With pre-emergence sprays there is only one target – the ground. An even distribution of the spray liquid is the aim. Patchy weed control most usually comes from patchy application, due to the wrong choice of nozzle and drift.
Fine sprays are important for retention on difficult to wet grass weed leaves such as wild oats and black-grass. For a given volume of liquid, when the drop size is halved, the number of drops produced goes up by a factor of eight, and the coverage of a flat area of leaf or ground may be up to four times greater. So where the target is very small, a fine spray will greatly increase the chances of hitting it.
Cereals present a tall, thin target. Bigger spray droplets penetrate better into the canopy than fine mist, which is either dragged in by turbulence or drifts away. Typically, a standard fan-jet puts half the spray on the crop at GS30/31, the other half is available for weed control, or is wasted to the ground. Nozzles can be selected to suit different application targets.
Low drift nozzles have proven very effective and good results from air induction nozzles can be expected. The AMISTAR nozzle has been specifically designed to achieve the best results with fungicide applications – providing the ideal spectrum of droplet sizes. Syngenta cereal fungicides are robust and work well when applied as coarse sprays and at reduced volumes.
|Timing||Water volume (l/ha)*||Forward speed||Best nozzle||Reduced drift option|
|Pre-em herbicides||200 l/ha||10-12 km/h||See nozzle advice below||See nozzle advice below|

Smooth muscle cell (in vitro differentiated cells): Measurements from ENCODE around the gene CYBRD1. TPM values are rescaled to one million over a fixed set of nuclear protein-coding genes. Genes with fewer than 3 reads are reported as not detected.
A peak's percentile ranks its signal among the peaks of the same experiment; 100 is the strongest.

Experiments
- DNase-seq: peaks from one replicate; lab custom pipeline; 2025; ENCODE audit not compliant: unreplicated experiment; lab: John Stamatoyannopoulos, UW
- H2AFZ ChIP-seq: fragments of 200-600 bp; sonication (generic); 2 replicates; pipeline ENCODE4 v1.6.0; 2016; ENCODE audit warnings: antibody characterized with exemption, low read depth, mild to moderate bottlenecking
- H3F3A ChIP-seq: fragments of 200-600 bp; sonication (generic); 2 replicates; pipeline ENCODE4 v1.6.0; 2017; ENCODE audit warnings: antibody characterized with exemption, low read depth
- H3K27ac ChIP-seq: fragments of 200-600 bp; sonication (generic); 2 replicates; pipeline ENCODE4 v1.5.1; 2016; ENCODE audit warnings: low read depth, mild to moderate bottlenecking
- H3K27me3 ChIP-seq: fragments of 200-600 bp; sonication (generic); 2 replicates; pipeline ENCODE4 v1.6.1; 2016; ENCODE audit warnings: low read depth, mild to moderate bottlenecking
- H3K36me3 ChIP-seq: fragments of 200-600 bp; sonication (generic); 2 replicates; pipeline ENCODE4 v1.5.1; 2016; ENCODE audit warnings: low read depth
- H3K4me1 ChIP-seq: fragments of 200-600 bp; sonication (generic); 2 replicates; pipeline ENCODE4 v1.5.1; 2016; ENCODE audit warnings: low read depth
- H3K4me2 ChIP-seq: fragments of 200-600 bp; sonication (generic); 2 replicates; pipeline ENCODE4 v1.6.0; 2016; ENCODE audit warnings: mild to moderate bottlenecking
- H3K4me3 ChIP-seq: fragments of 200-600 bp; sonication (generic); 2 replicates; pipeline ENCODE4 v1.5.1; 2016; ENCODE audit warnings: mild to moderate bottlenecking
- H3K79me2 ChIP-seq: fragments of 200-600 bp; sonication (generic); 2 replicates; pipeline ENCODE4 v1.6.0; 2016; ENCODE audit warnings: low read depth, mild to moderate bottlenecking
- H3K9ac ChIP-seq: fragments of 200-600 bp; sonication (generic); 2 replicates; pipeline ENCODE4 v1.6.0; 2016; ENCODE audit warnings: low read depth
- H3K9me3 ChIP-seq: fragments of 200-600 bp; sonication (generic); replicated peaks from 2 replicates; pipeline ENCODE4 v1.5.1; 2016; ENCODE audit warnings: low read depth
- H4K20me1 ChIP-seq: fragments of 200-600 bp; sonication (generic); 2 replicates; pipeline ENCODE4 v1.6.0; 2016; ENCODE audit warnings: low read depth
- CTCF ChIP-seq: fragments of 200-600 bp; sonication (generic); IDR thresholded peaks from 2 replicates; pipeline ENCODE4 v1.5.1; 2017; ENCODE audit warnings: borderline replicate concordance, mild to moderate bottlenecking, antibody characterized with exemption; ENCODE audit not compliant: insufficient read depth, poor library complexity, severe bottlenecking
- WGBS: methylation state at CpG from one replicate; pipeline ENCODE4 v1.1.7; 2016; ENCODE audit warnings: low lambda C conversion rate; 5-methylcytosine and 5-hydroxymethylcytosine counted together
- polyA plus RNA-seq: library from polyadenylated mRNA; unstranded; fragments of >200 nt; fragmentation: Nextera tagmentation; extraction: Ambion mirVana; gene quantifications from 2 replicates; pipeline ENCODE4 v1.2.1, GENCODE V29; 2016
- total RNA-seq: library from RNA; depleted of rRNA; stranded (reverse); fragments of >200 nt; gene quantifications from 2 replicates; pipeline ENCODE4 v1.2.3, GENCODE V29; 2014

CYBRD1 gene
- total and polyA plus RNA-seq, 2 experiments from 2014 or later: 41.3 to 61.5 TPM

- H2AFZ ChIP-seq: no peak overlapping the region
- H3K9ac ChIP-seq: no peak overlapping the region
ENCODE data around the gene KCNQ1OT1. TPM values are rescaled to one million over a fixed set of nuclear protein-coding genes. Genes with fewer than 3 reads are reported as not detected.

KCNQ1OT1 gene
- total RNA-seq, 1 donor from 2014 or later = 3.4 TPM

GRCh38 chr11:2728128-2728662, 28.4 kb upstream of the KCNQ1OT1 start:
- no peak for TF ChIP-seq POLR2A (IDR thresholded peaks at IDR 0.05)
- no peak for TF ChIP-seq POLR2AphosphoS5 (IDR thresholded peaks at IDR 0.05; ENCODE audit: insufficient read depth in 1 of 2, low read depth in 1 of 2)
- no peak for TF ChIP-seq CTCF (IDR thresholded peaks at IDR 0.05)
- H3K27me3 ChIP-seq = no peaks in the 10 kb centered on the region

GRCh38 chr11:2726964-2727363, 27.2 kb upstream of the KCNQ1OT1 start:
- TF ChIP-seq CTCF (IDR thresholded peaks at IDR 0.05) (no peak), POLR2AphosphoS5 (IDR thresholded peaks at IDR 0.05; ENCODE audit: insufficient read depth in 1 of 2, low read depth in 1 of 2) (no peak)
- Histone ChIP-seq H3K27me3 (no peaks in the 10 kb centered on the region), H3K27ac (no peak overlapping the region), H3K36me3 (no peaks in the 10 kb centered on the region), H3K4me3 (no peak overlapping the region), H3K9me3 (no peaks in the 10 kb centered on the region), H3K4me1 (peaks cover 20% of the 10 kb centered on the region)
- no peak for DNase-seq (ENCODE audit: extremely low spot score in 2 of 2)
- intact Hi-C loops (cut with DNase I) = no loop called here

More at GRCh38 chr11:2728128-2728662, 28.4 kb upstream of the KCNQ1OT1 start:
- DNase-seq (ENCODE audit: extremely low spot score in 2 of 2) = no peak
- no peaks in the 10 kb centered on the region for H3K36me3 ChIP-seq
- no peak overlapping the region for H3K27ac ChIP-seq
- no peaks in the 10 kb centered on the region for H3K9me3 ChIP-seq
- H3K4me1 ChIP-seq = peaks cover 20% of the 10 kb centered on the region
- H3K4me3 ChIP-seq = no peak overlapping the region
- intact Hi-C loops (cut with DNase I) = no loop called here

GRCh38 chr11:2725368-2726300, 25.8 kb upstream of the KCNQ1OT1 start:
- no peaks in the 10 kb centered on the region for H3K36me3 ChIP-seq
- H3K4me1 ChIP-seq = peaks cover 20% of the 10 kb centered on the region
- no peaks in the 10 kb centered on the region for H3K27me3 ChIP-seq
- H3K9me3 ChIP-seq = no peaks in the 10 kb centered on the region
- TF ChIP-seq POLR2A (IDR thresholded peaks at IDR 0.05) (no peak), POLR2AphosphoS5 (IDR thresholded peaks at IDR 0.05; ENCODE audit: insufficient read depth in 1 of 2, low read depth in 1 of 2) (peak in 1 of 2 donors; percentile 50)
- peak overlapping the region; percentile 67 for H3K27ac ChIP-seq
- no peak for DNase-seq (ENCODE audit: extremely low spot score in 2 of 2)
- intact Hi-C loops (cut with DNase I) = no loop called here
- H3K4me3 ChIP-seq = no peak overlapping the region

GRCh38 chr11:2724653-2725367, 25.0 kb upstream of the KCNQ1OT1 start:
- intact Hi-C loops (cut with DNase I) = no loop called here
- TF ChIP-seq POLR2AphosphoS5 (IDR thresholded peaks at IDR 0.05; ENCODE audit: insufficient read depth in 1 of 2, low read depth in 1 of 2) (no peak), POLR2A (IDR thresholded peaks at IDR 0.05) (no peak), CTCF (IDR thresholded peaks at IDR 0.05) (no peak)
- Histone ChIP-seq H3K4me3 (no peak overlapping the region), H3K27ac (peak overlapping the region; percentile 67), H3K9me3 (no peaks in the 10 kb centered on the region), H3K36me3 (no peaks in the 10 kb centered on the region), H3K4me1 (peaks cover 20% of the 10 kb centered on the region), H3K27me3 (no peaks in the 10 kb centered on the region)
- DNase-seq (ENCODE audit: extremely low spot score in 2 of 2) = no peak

|Post-em herbicides||100 and above||12-14 km/h||3D nozzle all forwards or alternating forwards and back||3D nozzle|
|Spring wild oats||100 and above||12-14 km/h (slow down to 12 km/h for later season wild oats)||Standard Flat Fan (keep to 50 cm boom height)||-|
|Fungicides T0||100||12-14 km/h||3D nozzles||AMISTAR nozzle|
|Fungicides T1-T2||100||12-14 km/h||AMISTAR nozzles||AMISTAR nozzle|
|Fungicides T3||100||12-14 km/h||3D nozzle alternating forwards and back||AMISTAR nozzle|
*Please refer to the product label for water volumes. Growers can reduce water volumes as long as they adhere to the HSE/DEFRA Code of Practice for Using Plant Protection Products. Please refer to paragraph 4.6.4, page 81 of the HSE/DEFRA Code of Practice for Using Plant Protection Products.
2019 recommended pre-emergence nozzles
|Nozzle||Water volume (l/ha)||Pressure (bar)||Speed (kph)||LERAP rating||Drift reduction rating||Comments|
|3D 83-06||200||2.1||12||*** Up to 1.0 bar (alternating fwd & bkw)||N/A||Ideal spray conditions ONLY. Low pressures under LERAP conditions|
|90% drift reducing nozzle|
|Teejet TTI110-05||200||2.0||10||*** Up to 7.0 bar||90% up to 2.0 bar||Top recommendation for 90% drift reduction and good efficacy|
|Lechler ID120/03||100||2.1||12||*** Up to 8.0 bar||90%||Delivers 90% drift reduction at 100 l/ha|
Ongoing trials work allows us to continually update our best application advice to fit with the changing agronomic and environmental landscape. The Syngenta 3D Nozzles still remain a class leading nozzle for efficacy against grassweeds, however their drift reduction operating pressures are low, therefore in sub optimal conditions, a drift reduction nozzle with higher operating pressures should be used. We have seen that Drift Reduction Nozzles can also offer the same level of controls as the 3D.
If using 3D Nozzles, it is important to choose a Nozzle with a larger orifice size which will allow you to apply higher water volumes with coarser droplet to minimise drift.
In ever more challenging grass-weed conditions 200 l/ha has been shown to give better results, compared to 100 l/ha that had previously worked effectively.